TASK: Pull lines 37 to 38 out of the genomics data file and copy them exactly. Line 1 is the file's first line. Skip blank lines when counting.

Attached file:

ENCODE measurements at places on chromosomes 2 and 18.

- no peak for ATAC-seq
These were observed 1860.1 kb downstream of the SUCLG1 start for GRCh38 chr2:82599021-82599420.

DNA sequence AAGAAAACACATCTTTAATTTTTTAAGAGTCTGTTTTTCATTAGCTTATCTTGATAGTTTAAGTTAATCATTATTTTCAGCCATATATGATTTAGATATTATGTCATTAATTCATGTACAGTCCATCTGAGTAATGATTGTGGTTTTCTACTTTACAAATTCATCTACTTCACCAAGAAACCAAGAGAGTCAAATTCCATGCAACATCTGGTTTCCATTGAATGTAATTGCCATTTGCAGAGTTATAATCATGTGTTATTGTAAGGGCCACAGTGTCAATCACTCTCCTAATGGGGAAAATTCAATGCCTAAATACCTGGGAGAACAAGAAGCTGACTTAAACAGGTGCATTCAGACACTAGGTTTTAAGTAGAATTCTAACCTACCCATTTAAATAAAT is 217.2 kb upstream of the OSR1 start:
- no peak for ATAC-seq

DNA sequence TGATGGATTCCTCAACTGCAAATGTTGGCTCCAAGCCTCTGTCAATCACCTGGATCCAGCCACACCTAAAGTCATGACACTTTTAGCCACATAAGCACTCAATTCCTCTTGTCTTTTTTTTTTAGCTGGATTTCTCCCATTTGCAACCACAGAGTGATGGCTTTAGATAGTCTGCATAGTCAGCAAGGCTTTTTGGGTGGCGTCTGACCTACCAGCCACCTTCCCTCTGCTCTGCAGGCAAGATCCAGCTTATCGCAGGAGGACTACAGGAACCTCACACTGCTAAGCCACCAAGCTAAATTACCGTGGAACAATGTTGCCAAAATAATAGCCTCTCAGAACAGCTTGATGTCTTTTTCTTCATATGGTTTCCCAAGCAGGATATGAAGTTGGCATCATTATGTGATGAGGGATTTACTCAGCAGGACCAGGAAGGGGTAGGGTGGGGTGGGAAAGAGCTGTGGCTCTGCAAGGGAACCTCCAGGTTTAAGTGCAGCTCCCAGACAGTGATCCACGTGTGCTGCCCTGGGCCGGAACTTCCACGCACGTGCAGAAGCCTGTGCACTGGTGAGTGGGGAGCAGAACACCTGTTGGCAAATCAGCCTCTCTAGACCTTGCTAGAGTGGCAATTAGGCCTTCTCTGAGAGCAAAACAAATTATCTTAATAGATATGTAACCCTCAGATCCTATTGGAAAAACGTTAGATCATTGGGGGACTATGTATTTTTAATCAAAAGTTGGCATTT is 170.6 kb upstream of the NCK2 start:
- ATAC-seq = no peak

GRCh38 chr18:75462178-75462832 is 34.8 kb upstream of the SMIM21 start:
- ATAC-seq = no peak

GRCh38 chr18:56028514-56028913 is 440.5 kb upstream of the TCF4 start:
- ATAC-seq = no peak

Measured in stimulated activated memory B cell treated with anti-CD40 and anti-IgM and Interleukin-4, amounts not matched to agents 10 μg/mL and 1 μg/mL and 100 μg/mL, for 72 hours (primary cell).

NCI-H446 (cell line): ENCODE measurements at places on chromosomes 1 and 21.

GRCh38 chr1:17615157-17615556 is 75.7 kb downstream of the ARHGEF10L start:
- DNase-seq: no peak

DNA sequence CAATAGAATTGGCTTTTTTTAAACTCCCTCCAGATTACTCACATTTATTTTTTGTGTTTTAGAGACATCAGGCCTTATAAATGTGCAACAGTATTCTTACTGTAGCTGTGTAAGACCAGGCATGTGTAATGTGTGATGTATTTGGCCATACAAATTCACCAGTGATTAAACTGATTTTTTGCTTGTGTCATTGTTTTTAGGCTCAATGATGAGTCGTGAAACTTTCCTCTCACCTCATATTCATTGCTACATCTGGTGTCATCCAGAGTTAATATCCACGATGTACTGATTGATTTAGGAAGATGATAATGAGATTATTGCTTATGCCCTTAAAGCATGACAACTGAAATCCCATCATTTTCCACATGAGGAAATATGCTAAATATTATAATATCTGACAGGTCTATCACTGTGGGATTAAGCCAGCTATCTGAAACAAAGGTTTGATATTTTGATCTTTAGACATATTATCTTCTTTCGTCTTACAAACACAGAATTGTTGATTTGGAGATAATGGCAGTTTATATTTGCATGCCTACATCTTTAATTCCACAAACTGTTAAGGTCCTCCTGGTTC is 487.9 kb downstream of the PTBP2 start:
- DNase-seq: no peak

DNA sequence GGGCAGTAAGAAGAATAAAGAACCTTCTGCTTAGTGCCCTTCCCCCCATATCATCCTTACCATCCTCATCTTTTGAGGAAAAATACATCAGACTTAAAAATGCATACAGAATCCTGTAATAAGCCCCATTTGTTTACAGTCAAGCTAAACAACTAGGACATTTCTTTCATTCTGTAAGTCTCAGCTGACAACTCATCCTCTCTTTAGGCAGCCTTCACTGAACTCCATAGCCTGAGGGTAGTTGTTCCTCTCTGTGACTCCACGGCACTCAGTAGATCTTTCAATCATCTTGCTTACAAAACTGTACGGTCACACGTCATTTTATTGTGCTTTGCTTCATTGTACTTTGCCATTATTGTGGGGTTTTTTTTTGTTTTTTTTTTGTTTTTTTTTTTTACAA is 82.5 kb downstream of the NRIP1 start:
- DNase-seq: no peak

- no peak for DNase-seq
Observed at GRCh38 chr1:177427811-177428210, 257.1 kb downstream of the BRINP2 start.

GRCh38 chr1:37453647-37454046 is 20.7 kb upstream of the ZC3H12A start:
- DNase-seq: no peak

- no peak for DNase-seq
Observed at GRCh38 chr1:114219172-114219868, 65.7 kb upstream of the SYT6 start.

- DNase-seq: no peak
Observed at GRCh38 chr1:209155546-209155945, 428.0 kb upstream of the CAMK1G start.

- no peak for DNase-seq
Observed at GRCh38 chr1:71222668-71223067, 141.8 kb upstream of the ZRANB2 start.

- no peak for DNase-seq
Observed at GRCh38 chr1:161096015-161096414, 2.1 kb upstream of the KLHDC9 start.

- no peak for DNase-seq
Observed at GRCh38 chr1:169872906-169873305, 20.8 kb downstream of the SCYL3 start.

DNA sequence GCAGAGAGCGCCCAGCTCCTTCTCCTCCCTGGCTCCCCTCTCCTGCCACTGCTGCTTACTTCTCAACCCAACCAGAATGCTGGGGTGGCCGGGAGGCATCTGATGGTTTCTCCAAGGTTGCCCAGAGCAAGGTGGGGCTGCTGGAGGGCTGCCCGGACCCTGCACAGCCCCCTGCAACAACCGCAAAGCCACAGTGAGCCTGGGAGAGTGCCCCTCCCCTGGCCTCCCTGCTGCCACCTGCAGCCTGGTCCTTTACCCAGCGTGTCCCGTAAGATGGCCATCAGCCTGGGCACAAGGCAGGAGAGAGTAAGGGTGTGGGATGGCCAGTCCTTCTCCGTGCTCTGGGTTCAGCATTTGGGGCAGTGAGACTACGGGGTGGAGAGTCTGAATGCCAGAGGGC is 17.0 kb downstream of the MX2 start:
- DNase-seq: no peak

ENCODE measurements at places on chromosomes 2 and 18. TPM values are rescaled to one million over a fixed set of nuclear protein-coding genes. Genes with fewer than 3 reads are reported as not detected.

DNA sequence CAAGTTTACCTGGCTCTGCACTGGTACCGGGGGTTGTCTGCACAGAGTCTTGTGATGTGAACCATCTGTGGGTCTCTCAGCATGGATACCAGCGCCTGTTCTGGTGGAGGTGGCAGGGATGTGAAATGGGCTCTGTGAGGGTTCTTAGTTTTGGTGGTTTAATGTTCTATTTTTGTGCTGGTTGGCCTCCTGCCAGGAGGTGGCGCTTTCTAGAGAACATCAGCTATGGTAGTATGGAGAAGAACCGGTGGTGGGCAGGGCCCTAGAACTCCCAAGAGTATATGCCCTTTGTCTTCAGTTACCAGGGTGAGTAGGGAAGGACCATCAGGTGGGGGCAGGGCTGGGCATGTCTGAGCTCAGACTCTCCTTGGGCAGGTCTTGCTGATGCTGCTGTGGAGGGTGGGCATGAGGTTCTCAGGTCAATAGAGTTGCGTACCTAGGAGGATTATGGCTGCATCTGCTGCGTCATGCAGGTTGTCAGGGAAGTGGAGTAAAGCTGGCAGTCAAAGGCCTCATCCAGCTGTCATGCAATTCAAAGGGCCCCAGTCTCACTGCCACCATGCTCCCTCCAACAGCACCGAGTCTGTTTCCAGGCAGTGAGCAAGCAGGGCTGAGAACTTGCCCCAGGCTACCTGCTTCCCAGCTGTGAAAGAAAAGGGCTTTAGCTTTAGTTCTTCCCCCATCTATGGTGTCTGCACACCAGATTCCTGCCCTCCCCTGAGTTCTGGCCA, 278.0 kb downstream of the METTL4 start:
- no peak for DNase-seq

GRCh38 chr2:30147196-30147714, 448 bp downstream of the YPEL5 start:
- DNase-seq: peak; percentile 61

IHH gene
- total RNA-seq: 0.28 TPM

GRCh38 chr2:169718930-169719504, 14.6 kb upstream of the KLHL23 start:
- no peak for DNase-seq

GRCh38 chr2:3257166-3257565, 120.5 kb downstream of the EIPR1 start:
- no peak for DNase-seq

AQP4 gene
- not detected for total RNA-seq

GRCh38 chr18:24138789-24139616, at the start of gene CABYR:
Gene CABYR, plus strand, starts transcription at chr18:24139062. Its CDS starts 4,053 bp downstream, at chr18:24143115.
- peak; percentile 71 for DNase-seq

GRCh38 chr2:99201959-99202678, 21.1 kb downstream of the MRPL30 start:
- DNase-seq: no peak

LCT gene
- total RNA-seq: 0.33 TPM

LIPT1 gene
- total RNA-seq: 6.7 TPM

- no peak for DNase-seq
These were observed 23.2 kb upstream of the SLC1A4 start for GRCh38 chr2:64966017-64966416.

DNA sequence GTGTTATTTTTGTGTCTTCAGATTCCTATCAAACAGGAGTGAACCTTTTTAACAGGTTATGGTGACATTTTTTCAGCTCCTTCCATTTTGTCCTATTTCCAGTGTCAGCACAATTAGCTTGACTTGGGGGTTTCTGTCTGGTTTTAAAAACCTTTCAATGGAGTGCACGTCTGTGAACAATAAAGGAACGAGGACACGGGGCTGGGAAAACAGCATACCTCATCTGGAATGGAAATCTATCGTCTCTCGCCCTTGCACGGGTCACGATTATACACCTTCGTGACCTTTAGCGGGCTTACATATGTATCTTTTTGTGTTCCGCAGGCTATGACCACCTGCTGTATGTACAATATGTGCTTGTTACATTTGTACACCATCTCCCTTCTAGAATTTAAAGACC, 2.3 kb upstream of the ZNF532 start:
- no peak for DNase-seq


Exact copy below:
DNA sequence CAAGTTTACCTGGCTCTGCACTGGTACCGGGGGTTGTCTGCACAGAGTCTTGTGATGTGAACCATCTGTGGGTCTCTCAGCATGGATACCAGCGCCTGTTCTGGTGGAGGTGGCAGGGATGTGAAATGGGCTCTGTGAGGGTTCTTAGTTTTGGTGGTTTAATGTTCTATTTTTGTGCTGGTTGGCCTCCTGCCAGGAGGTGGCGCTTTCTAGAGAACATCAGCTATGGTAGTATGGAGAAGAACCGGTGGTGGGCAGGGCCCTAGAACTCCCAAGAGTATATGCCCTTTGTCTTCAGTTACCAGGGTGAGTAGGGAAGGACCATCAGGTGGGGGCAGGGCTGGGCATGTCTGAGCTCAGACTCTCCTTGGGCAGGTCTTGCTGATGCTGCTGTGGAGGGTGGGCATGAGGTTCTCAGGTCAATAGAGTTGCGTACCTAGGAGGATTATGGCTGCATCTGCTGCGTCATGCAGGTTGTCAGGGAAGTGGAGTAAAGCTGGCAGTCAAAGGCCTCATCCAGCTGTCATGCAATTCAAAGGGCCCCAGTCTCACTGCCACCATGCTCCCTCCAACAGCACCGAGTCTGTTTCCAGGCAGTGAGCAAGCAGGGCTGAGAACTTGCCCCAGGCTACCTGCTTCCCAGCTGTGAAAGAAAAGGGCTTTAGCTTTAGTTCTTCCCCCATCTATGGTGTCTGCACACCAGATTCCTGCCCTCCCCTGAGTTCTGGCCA, 278.0 kb downstream of the METTL4 start:
- no peak for DNase-seq